Aromatherapy and dogs

Aromatherapy and dogs

Essential oils work on humans

You may have heard about the healing properties of essential oils and many people use them in their homes and to help aches, ailments and to help uplift and change your mood.

With the recent rise in interest in essential oils, many pet owners are curious about this approach and wonder if it will work on their pets?

Is it a good idea?

Could they have similar effects on our dogs?  And which oils are safest for our canine family members? 

Essential oils are thought to help with everything from skin irritations to fighting fleas.  Lavender is popular for dogs because of its reported calming effects, for example.

Many dog owners add a few drops of lavender to the essential oil diffuser before they leave the house to help calm nervous dogs, or odour control, or giving a light massage with frankincense in a carrier oil, and more.

How is quality determined?

Essential oils are extracted from plants and the quality of the oil is impacted by several conditions – the sunlight, altitude, and even how much water a plant receives.  Aromatherapy is the use of essential oils – the concentrated, aromatic oils extracted from plants through distillation, most often by steam.

Essential oils produced for aromatherapy use are typically processed with a great deal of care. Why? Well, they’re costly! For instance, 100kg of lavender yields just 3kg of lavender essential oil. 

Purity, however, doesn’t equate to safety – just like the word “natural” doesn’t mean “safe to use.”  Essential oils are very potent because they’re so concentrated.  That’s why they’re best diffused via steam and must never be given to your pet to ingest.  Most veterinary experts also advise against using them topically.  If used topically, they must be diluted in what’s known as a carrier oil; always consult with a vet before attempting this.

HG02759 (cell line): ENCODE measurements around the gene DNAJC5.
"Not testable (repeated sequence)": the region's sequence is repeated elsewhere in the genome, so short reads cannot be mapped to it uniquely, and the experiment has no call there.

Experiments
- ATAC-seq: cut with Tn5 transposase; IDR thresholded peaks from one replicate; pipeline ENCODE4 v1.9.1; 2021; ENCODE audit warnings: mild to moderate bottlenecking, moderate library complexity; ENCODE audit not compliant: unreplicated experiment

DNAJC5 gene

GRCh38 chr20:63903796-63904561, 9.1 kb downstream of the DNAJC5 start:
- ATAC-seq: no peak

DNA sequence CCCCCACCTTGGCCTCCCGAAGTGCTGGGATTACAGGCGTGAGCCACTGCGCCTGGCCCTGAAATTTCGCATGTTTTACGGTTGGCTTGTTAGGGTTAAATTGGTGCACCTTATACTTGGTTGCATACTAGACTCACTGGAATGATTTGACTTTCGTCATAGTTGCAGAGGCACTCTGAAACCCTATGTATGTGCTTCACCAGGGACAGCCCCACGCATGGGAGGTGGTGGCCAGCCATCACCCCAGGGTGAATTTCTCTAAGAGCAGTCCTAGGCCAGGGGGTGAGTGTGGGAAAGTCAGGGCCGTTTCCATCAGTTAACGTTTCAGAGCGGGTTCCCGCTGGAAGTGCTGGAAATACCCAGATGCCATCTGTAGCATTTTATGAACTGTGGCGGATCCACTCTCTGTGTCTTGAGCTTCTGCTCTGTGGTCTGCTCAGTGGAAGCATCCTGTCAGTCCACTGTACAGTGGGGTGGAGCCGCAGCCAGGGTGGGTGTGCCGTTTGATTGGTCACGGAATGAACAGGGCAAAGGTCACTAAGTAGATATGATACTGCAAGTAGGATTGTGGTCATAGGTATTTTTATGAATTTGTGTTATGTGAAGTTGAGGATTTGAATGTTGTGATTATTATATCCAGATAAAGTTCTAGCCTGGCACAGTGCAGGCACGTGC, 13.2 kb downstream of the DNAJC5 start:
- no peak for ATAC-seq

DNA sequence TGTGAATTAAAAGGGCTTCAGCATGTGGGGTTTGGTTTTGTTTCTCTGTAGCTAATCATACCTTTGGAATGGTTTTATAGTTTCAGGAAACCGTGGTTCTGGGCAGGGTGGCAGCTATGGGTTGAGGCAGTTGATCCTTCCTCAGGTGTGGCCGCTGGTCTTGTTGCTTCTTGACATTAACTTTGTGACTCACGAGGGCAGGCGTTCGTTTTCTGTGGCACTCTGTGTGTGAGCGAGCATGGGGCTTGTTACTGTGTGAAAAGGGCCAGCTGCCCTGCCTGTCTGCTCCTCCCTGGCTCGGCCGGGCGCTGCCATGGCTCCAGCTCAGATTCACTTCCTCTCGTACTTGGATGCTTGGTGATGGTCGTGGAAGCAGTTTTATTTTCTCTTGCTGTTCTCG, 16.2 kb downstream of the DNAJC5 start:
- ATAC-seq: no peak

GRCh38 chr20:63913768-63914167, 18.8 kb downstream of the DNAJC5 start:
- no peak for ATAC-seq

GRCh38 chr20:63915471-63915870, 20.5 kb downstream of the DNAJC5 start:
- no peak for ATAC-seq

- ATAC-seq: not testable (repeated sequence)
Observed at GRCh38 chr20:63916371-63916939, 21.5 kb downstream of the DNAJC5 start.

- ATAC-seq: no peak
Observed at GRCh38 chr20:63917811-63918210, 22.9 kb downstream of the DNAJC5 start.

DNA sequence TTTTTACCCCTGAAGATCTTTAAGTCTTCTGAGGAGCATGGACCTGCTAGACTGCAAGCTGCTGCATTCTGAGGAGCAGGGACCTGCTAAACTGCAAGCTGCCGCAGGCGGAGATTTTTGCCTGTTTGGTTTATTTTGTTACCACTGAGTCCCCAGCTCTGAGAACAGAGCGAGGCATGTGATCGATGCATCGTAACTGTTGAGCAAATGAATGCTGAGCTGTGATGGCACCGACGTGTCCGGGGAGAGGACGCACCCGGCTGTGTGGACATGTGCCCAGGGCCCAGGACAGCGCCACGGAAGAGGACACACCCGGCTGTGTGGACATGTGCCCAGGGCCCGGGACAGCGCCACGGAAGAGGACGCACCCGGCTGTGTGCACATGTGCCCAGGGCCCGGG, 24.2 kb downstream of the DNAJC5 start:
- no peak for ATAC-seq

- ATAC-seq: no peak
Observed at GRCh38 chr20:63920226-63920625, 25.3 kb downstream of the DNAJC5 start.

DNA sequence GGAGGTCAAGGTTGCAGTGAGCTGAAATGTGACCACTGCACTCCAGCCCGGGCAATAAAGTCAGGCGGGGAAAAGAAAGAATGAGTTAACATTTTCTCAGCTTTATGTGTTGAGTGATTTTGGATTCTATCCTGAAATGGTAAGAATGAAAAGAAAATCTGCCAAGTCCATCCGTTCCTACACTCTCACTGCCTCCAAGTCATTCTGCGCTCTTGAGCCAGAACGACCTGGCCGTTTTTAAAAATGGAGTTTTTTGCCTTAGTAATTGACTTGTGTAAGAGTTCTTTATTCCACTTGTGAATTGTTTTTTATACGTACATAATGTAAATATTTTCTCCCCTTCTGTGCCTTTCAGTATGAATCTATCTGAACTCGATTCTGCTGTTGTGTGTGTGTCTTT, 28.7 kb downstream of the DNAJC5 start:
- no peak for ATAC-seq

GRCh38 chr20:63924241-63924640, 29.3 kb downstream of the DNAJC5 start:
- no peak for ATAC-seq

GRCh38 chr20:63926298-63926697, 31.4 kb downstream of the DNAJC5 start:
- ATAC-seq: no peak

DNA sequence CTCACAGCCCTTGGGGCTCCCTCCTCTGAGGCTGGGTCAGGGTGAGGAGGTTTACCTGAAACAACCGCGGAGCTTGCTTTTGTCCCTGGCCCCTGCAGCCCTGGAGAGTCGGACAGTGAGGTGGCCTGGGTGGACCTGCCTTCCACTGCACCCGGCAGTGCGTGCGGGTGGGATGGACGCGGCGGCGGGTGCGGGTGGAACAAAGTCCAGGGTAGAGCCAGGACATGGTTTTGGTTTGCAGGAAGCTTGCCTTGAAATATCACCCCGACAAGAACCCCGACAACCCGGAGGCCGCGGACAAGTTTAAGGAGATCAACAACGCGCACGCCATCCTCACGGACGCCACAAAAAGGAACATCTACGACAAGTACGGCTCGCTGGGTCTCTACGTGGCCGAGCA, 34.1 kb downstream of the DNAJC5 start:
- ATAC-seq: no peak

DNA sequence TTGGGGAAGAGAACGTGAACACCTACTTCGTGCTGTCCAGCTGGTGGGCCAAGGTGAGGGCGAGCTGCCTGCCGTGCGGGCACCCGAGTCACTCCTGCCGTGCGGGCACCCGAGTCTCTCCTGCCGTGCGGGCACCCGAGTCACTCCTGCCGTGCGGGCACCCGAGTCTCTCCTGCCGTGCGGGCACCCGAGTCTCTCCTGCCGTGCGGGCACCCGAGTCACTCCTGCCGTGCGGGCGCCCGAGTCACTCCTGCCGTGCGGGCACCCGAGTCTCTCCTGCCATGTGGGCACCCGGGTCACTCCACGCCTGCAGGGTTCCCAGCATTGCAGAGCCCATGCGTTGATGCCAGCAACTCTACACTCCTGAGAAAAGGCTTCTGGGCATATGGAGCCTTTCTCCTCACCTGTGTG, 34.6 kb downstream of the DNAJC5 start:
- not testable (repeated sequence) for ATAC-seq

If they’re not used properly, certain essential oils pose a risk to dogs. 

What we recommend

We, at Rose Cottage, recommend using essential oils in a diffuser.



  • A rough guideline is to add about 3-6 drops of essential oils to 30 ml (1 oz.) of carrier oil.
  • Use a smaller amount of diluted oils on small dogs vs. big dogs – and fewer amounts of diluted oils on puppies and senior dogs.
  • Use a diffuser to help keep dogs calm.
  • Do not use around eyes, ears, nose, or genitals.
  • Exercise caution with pregnant or nursing pets
  • Know your pet’s health status and behaviour, and discontinue use if concerns arise.

More safety tips

Dogs are more sensitive to essential oils than humans, so even if you’re familiar with them for yourself, remember that it’s a different story with your dog.

  • Only use essential oils with your dogs to address a specific, ongoing and active concern – not to “prevent” a health issue.
  • Do not add essential oils to your dog’s food or drinking water.
  • Avoid using essential oils with puppies under 10 weeks of age and with pregnant or nursing dogs.
  • Do not use oils on epileptic dogs or dogs who are prone to seizures.

Symptoms of essential oil poisoning in dogs

If essential oils are kept within reach of your pet, you run the risk of accidental ingestion. Watch out for these symptoms:

  • Muscle tremors
  • Weakness
  • Difficulty in walking
  • Low body temperature
  • Excessive salivation
  • Vomiting
  • Excessive pawing at mouth or face
  • Drooling

If you suspect your dog has ingested an essential oil, call your vet.

Not to scare you

Essential oils are an incredible addition to yours and your pets life.  They help purify the air; helping rid odours and also help keep your beautiful dog calm.

Doggy-Safe Essential Oils:

We recommend our Pup & Pony Blends, which include only safe essential oils. These were carefully formulated with your pup in mind and cover a wide variety of both physical and emotional issues.

Safe single oils include Cedarwood (all varieties), Chamomile (all varieties), Eucalyptus Globulus & Radiata, Frankincense (all varieties), Lavender, Mandarin, Palmarosa, Sweet Orange, Sandalwood (all varieties), and Vetiver.

Essential oils to avoid include Anise, Blue Tansy, Camphor, Clove, Garlic, Oregano, Tea Tree, Wintergreen, and Yarrow.

Where to buy

Rose Cottage of course.  Just ask us for more information on diffusers and essential oils that we stock.


Dawn, Lilly and Tucker

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